A joint traditional conference between Ngok Dinka of South Sudan and Misseriya tribe of Sudan is underway in Entebbe Uganda.
The meeting led by the United Nations Interim Security Force for Abyei commenced at Imperial Golf Hotel in Entebbe on Tuesday.
It is attended by traditional chiefs from both Misseriya and Ngok Dinka.
The Ngok Dinka is represented by a 15-member delegation headed by Paramount Chief Bulabek Deng Kuol of Ngok Dinka.
The team include representatives of youth and women.
The delegation of Misseriya Al Ajaira consists of the same number and is led by Al Sadiq Al Herika Ezdin and chiefs of sections, as well as youth and women representatives.
The meeting is an attempt by UNISFA to stop violence and bring about stability to the oil-rich Abyei region, which is disputed between South Sudan and Sudan.
In their inauguration remarks, the representatives of the Ngok Dinka and the Misseriya Al Ajaira expressed an honest desire to achieve peaceful coexistence between the two neighboring tribes.
The Ugandan ambassador, Julius Joshua Kivuna, also called for upholding the Trinity of Peace through the partnership of the local community, national governments, on one hand, region and the international community on the other hand, in achieving prosperity.
UNISFA’s Force Commander and acting head of mission and the Special Envoy of the Secretary-General for the Horn of Africa stressed that the Entebbe peace conference focuses on issues of security and peaceful coexistence only, which in turn will lead to the discussion of political issues that are the core responsibility of the governments in Juba and Khartoum.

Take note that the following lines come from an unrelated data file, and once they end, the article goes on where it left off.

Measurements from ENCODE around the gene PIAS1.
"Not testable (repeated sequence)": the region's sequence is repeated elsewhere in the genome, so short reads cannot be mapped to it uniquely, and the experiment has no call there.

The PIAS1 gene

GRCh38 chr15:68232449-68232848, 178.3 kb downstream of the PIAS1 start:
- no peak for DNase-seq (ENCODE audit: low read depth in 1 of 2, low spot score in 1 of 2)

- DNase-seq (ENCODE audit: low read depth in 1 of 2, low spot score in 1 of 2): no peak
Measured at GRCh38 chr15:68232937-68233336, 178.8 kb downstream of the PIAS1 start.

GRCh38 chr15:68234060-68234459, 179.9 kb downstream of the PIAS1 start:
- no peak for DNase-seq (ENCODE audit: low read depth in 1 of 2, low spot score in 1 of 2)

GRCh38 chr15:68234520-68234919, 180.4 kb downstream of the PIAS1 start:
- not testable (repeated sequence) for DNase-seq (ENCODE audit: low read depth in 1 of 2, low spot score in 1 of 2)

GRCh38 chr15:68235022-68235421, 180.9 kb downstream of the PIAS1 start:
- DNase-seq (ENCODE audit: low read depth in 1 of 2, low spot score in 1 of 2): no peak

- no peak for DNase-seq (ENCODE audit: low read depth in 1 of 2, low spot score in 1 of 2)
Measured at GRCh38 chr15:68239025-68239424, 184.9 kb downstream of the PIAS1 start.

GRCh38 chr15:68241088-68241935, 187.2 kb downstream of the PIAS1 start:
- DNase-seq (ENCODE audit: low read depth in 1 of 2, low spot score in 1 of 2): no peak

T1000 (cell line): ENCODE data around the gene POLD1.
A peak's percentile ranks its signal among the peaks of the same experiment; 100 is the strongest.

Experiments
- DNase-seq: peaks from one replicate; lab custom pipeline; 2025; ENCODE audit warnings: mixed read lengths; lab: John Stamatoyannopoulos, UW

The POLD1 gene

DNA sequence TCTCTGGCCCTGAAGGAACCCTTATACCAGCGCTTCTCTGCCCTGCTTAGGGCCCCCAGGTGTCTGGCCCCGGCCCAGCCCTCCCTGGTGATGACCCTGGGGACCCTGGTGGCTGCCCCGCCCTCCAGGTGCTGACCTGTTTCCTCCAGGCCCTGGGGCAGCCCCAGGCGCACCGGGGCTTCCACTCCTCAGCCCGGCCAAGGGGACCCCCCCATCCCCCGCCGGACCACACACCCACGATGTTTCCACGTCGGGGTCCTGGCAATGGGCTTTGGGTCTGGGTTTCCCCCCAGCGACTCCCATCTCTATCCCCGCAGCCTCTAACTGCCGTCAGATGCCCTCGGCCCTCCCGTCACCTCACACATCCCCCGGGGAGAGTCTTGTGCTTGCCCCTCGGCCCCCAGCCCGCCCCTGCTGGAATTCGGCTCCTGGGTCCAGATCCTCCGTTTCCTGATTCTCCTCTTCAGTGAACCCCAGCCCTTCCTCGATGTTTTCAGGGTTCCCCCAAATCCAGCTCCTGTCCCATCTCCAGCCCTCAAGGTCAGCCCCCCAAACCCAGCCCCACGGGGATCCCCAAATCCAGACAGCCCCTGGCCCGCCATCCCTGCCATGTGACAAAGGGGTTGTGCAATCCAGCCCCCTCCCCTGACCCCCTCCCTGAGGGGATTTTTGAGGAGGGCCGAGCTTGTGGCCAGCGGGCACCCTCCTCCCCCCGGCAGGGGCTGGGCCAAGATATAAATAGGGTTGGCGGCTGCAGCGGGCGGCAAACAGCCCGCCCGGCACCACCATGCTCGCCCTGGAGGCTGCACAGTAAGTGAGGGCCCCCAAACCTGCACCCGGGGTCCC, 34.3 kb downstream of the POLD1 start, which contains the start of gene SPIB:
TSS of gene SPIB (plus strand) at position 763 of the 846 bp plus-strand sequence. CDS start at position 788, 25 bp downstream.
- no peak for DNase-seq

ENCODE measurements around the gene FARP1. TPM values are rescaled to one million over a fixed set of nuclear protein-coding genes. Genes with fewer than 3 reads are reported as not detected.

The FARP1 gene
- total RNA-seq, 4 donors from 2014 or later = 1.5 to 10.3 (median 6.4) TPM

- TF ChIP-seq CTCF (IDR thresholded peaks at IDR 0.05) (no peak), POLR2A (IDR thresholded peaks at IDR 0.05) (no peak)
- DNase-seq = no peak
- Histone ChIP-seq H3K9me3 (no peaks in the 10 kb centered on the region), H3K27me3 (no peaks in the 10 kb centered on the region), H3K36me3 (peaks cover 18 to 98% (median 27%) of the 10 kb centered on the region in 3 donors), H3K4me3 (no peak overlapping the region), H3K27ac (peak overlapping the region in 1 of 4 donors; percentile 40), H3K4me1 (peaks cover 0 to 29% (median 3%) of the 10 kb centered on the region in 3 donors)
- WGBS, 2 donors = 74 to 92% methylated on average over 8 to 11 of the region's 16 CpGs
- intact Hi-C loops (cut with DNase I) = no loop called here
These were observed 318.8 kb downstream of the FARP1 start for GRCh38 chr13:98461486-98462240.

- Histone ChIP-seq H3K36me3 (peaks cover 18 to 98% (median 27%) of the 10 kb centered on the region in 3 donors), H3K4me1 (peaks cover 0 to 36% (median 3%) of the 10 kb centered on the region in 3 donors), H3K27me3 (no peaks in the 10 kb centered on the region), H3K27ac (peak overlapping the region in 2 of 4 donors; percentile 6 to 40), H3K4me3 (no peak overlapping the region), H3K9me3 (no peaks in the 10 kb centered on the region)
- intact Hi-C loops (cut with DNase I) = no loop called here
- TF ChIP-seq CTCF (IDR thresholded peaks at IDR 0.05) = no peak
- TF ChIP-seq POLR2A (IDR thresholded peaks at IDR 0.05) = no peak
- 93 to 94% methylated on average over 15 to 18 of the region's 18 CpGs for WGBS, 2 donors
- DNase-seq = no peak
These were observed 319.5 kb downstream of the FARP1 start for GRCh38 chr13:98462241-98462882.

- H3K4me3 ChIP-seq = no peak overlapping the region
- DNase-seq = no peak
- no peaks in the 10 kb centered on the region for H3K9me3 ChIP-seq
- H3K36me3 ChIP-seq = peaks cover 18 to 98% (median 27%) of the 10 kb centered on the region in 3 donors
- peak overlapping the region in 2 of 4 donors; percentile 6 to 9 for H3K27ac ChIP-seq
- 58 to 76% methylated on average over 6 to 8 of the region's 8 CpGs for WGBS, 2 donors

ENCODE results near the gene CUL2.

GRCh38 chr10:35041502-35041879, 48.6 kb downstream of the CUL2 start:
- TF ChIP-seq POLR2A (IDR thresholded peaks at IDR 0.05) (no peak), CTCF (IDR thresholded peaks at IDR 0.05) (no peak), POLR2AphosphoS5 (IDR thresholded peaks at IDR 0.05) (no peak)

In a strong remark, Hanna Tetteh said that if the wisdom of African societies lies in its community elders, then the Ngok Dinka and Misseriya traditional leaders must do something for the future of the current generation.
On the first day, the two delegates discussed the situation in the Abyei Box and the statement of problem.
On the third and final day, they are expected to talk about the final document of the Joint Traditional Leaders’ Peace Conference.
Abyei has witnessed recurring violence since the independence of South Sudan in 2011.
Some of those attacks according to sources were conducted by armed men from Misseriya.
The most recent one left more than forty people dead in Leu, Noong and Amiet villages in Abyei Administrative Area.